Google Releases New Search Removal Request Form in Compliance with the EU’s “Right to be Forgotten” Directive
Following the Court of Justice of the European Union’s landmark decision on May 13, 2014, (which ruled that internet search engines could be compelled to remove information about individuals from its search results), Google has taken steps to comply with the new “right to be forgotten” directive.
The “Right to be Forgotten” Form
The new search removal request form contains additional information: “A recent ruling by the Court of Justice of the European Union found that certain users can ask search engines to remove results for queries that include their name where those results are inadequate, irrelevant or no longer relevant, or excessive in relation to the purposes for which they were processed.”
The form further states that a special team will “assess each individual request and attempt to balance the privacy rights of the individual with the public’s right to know and distribute information. When evaluating your request, we will look at whether the results include outdated information about you, as well as whether there’s a public interest in the information—for example, information about financial scams, professional malpractice, criminal convictions, or public conduct of government officials.”
The search removal request form is an initial effort, and Google is planning to work very closely with EU data protection authorities and others over the coming months to refine the search removal request process.
Search removal requests cannot be processed unless individuals can attach copies of valid photo IDs. Moreover, to prevent fraudulent removal requests from impostors, those who are trying to harm their competitors, or those who are trying to suppress legal information, individuals making the search removal request for themselves, or those whom they are authorized to represent, must attach legible copies of documents that verify their identities or the identities of the people they’ve been authorized to represent.
Those who are making search removal requests on behalf of others are also required to attach proof that they’ve been authorized to do so. Documents do not need to be government-issued IDs or passports, and individuals are allowed to obscure parts of the documents, such as numbers, as long as the remaining information verifies the identifies of the individuals in question.
Google will use these identity verification copies to assist them in authenticating the search removal requests they receive, and will delete the copy within a month of processing the removal request, except as required by law.
The search removal request form asks individuals to select one of the 28 EU countries, and also provides support for four non-EU countries: Iceland, Liechtenstein, Norway, and Switzerland.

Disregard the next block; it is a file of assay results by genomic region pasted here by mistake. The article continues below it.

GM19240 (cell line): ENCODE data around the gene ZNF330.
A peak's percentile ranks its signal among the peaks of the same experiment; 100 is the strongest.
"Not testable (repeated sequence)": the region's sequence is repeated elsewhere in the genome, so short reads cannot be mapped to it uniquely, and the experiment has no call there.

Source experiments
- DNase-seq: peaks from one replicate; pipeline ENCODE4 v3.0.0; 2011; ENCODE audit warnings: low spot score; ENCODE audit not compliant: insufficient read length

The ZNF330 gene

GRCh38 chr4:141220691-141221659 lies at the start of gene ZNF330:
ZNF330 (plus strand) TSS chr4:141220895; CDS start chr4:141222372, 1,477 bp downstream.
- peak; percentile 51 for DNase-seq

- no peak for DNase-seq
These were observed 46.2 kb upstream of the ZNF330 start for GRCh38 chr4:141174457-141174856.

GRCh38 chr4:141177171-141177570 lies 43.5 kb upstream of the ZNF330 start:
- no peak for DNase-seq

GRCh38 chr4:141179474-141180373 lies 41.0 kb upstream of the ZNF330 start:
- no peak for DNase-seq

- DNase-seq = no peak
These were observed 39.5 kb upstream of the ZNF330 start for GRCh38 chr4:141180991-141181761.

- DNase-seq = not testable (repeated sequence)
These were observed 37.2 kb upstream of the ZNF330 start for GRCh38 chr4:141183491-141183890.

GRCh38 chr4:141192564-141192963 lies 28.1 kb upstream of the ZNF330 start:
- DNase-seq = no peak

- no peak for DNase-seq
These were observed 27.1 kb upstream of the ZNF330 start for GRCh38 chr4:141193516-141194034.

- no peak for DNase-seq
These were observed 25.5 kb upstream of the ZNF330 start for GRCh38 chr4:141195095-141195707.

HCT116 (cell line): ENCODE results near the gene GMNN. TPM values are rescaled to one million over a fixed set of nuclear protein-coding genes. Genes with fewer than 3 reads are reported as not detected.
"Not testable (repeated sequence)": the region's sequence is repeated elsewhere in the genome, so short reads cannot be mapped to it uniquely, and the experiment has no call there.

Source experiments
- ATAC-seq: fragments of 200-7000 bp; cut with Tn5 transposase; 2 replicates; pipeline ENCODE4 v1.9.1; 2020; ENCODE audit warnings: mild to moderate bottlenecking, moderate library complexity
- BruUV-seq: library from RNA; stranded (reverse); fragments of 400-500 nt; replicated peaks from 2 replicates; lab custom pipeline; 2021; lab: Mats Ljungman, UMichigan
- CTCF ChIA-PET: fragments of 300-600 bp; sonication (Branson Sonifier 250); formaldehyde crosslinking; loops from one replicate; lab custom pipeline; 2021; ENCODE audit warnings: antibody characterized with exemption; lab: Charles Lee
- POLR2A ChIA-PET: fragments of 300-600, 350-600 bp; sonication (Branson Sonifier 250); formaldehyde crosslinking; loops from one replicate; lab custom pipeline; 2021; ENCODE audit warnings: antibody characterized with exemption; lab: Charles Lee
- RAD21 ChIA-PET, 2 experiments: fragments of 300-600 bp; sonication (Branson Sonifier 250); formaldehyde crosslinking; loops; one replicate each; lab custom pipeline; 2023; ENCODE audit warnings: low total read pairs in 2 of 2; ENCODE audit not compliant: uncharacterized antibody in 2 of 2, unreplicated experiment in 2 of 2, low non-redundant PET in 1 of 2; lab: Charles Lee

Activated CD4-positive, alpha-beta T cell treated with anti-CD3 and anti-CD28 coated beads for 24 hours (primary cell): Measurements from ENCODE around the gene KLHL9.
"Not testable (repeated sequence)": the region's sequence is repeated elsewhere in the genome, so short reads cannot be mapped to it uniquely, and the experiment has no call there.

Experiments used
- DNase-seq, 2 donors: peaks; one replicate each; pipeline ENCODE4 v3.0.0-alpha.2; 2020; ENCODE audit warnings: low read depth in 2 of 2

What Happens after a Removal Request is Submitted
Submitted search removal requests will go into a holding queue. Google also sends out an automated, standardized response:
Thanks for reaching out to us!
We have received your legal request. We are currently building our system for removing links from our search results according to EU data protection law. In the meantime, your message is in our queue. Once we have our system up and running, we’ll process your request as quickly as our workload permits.
Regards, The Google Team
Google has already received thousands of removal requests, and a considerable number were made before the Google “Right to be Forgotten” form was rolled out. Those that did not meet the formalized criteria in the form are unlikely to be approved, though individuals can make new requests using the new search removal request form.
Successful Removals Still Leave Digital Footprints
The Court of Justice of the European Union’s directive only applies to the 28 EU countries, plus the four non-EU states already mentioned. This, of course, means that successful removals of URLs will not impact Google SERPs worldwide. Successful removals will be implemented across EU-specific versions of Google, but the suppressed URLs will still appear on non-EU versions of Google.
Removal requests are essentially ineffectual because a person who types the same name query on non-EU versions of Google, such as Google.com, will still be able to see the removed URLs. Standard Google procedure also means that Google will disclose when URLs are removed and may provide links to ChillingEffects.org.
Those visiting ChillingEffects.org might be given a vague explanation as to why the URL was removed. In other words, the “right to be forgotten” directive does not completely erase shameful digital records, as it still leaves footprints. Plus, there are easy loopholes that give persistent seekers access to the information that was deliberately withheld from them.
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